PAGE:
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Journal of
eISSN: 2373-6445

Psychology & Clinical Psychiatry

Opinion Volume 6 Issue 3

Detox Protocol for Acute Alcohol and Drug Withdrawal

Richard Boudreau

Attorney at Law & Faculty, Loyola Marymount University Bioethics Institute, USA

Correspondence: Richard Boudreau, Attorney at Law & Faculty, Loyola Marymount University Bioethics Institute, USA

Received: July 01, 2016 | Published: July 26, 2016

Citation: Mathis DDO (2016) Detox Protocol for Acute Alcohol and Drug Withdrawal. J Psychol Clin Psychiatry 6(3): 00360. DOI: 10.15406/jpcpy.2016.06.00360

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With the recent FDA approval of a six-month implant for buprenorphine, I decided to submit an article regarding the use of Klonopin tapers for detox. An induction / stabilization phase will be required prior to recovering an implant of buprenorphine, and this process will be easier, and safer, if the patient is detoxed off opiates, and other drugs first. I will describe my experience with 15 day Klonopin tapers, and comment on the theoretical basis of why and how Klonopin is an effective detox agent. Drugs which can become physically addicting with repeated use can cause withdrawal symptoms severe enough to require detoxification. I have used Klonopin taper for many years to treat withdrawal from alcohol, opiates, benzodiazepines, methamphetamines, and combinations of these drugs.

Other drugs, such as marijuana, have less intense withdrawal effects and risks due to being less addictive. While marijuana is now recognized to cause withdrawal in addicted users, it does not appear to trigger intense withdrawal requiring detox. Acute drug withdrawal produces excess stimulation of glutamate receptors, which increases the rate of nerve all firing to levels above a healthy range. Excessive glutamate excitability can produce free radicals, which can trigger a cascade of events that can lend to neuronal cell death. This cascade of events can be interrupted if the excessive glutamate activity can be decreased. Klonopin tapers stimulate gaba receptors inhibitory effects to lower the excessive glutamate receptors activity. The result is to try to restore balance between the inhibitory effects of gaba, and the excitatory effects of glutamate, to reduce the rate of nerve cell bring back towards a normal range, and prevent neuronal cell death.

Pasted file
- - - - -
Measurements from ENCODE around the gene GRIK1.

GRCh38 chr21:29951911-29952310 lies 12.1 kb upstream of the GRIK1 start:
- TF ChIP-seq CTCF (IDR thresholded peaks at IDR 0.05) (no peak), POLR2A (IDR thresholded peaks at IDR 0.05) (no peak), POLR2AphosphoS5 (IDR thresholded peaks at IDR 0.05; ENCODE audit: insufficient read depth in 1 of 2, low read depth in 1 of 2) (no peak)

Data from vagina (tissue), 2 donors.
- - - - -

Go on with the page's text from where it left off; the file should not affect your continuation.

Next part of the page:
Klonopin Aetox Protocol

Klonopin 0.5 mg po three times daily for 5 days, then decreases to, Klonopin 0.5 mg twice a day for 5 days, then decrease to 0.5 mg daily for 5 days, then stop. Consider using Klonopin 1 mg 15 day taper for anticipated severe withdrawal such as:

  1. History of several previous withdrawal episodes requiring detox.
  2. History of withdrawal seizures or delirium.
  3. Patients over age 40 with current acute medical conditions such as pneumonia, acute pancreatitis, cancer, and delirium.
  4. History of recently using high doses of Xanax, IV opiate, or IV methamphetamines.
  5. Klonopin 1 mg 15 day 30 pills, Klonopin 1 mg three times daily for 5 days, then decrease Klonopin to 1 mg bid for 5 days, then decrease to Klonopin 1 mg daily for 5 days.

Typical Clinical Aetox Progression

Expect the Klonopin taper will control withdrawal symptoms within 24 to 48 hours. Prompt imitation of Klonopin will result in decrease of withdrawal symptoms easier and faster. If I initiate Klonopin in the afternoon or evening, I will order one or two doses of Klonopin on the first day, and begin the 15 day taper on the next morning.

Completion of Taper